Do your Part

Comment on pending decisions in your National Park!

Ever wonder how major environmental decisions are made? Well, the National Park Service, and other federal agencies, must comply with the National Environmental Policy Act (NEPA) when deciding about “major federal actions having a significant effect on the environment. Essentially, a federal agency has to consider reasonable alternatives to any proposal that might significantly effect the environment, and gather public input while doing so.

They are not necessarily constrained to choose the alternative with the least impact. They are, however, required to make a statement about it and are subject to public scrutiny. Such statements are called Environmental Impact Statements. They are created when it is fairly clear that there will be significant impacts. When the implications of an action are not as clear, and Environmental Assessment (EA) may be completed. An EA is less comprehensive than an EIS, but analyzes whether an EIS must be done or not.

When preparing an EA or EIS, agencies are required to seek public input, both early in the process (called scoping) and when they have formulated the alternatives and are ready to make a decision. How does the public get involved? How can you and I make a difference?

Well, since this blog is mostly interested in parks, here is a link to the National Park Service’s site where you can find opportunities to comment on current decisions being considered. For those of you in northeast Ohio like me, here is a link to find what decisions are being made at Cuyahoga Valley National Park.

If you care about parks and the environment, you have an obligation to keep up on the decisions our public employees are making, and to tell them how you feel. If you support the decisions they are making, tell them so. If you don’t support their path, tell them that too, and tell them what they ought to do and why. After all, maybe your comment will be the one that saves a precious resource that would otherwise have been lost.

So, keep tabs on what is going on in your National Park, and get outside and get to know the nature of the parks so that when the time comes to defend it, you know what you value about your parks!


Bird Watching in Cleveland and NE Ohio | Ohio Birding –

Bird Watching in Cleveland and NE Ohio | Ohio Birding – “The trees appeared to be dripping with yellow-rumped warblers, whose wheezy songs echoed all around us. The most common of songbirds were accompanied by a wave of early-arriving warblers: Northern parula, prothonotary, black-throated blue, black-throated green, ovenbird, blue-winged, pine, Blackburnian, black-and-white, Tennessee, Nashville, hooded and both waterthrushes, Northern and Louisiana.”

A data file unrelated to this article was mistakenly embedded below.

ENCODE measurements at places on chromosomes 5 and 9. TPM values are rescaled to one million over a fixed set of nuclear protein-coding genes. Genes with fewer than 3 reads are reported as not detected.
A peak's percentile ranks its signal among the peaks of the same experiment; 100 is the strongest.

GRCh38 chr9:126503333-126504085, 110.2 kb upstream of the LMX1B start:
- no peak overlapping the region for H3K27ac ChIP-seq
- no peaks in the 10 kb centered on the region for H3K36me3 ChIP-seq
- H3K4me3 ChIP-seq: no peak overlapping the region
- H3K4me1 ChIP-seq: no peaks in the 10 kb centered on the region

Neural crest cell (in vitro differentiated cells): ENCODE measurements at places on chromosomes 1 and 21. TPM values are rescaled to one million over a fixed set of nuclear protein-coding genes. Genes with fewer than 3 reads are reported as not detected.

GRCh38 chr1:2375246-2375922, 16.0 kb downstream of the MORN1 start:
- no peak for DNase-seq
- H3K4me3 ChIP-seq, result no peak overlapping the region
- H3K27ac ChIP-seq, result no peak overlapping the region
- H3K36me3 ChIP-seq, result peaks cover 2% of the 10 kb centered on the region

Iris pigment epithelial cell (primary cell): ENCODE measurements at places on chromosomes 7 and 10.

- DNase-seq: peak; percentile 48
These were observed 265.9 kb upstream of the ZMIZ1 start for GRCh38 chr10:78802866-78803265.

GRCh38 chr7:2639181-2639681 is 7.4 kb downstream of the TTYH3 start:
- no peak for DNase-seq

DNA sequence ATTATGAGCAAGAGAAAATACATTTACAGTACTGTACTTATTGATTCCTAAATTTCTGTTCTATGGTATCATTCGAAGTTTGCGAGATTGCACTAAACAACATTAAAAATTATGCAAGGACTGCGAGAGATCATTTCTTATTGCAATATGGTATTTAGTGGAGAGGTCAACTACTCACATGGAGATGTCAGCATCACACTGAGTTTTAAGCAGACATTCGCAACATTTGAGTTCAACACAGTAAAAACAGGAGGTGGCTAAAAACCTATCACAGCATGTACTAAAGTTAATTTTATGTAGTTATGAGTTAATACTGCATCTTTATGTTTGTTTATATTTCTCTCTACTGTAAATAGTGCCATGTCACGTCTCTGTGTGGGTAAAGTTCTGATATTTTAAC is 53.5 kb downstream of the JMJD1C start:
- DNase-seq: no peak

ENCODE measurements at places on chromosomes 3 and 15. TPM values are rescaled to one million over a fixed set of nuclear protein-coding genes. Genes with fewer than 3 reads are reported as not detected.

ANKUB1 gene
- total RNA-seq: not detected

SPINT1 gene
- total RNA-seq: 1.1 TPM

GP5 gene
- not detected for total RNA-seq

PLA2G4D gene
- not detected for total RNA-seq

This article may inspire a few couch potatoes to get out and explore nature. I sure hope it does. Take a look at the article, then look at our beginning birding page to get some ideas about how to find and identify our fine feathered friends.

GET OUTSIDE! – Black bears emerging in Ohio – Black bears emerging in Ohio

“In 2008, a total of 105 bear sightings occurred in 21 Ohio counties. That included 93 sightings in the 11 counties in Northeast Ohio. total of 32 sightings were verified by tracks, scat, pictures or other evidence.”

Pretty cool. Soon we will have nuisance bear problems in northeast Ohio. This is amazing. Imagine suburban Akron/Cleveland neighborhoods with bears knocking over trash cans. Its coming. I can’t wait. missing piece of our ecological system is coming back!


Don't Drink the Water…

Occurrence of Organic Wastewater Compounds in three tributaries to the Cuyahoga River: “a total of 12 antibiotic, 20 pharmaceutical, 41 wastewater, and 22 hydrophobic compounds were detected in water.”
This new government report on the contents of our water is disturbing to me. Not because we don’t already have a growing awareness that Pharmaceuticals and Personal Care Products (PPCPs) are in our natural water courses. The reason it is disturbing to me is the extensive list of chemicals listed in this report.

In spite of the fact that over the last 40 years we have made great strides in reducing bacterial loads and known toxic chemicals from our water, our streams are still cocktails of antibiotics, birth control hormones, caffeine, and dozens of other chemicals. While the EPA says there is no known human health effects of PPCPs in the environment, the fact is we don’t know. Meanwhile, fish, aquatic plants, and wildlife (people?) that eat fish are getting low level, long term doses of a whole host of chemicals.

This report is about just a few small tributaries to the Cuyahoga, but this issue is relevant everywhere people live in high numbers. How many anti-biotic resistant strains of bacteria can develop in such environments? What happens to people who eat fish that take in birth control hormones from the water they live in?

The answer? We do not know. This is a very serious issue that needs to be addressed by a combination of education, regulation, and better scientific research.

For more information about PPCPs, visit the EPA’s web page.


Northeast Ohio parks buck national trend, attendance is up

While park visitation may be down on the whole, in northeast Ohio, park attendance is up 20% in recent times.

Is it because we have better parks? More Parks? People more in tune with Nature? Bad statistics? Whatever the reason, encourages you to continue this trend and check out Ohio Parks on

Read more about the trends in park visitation here:

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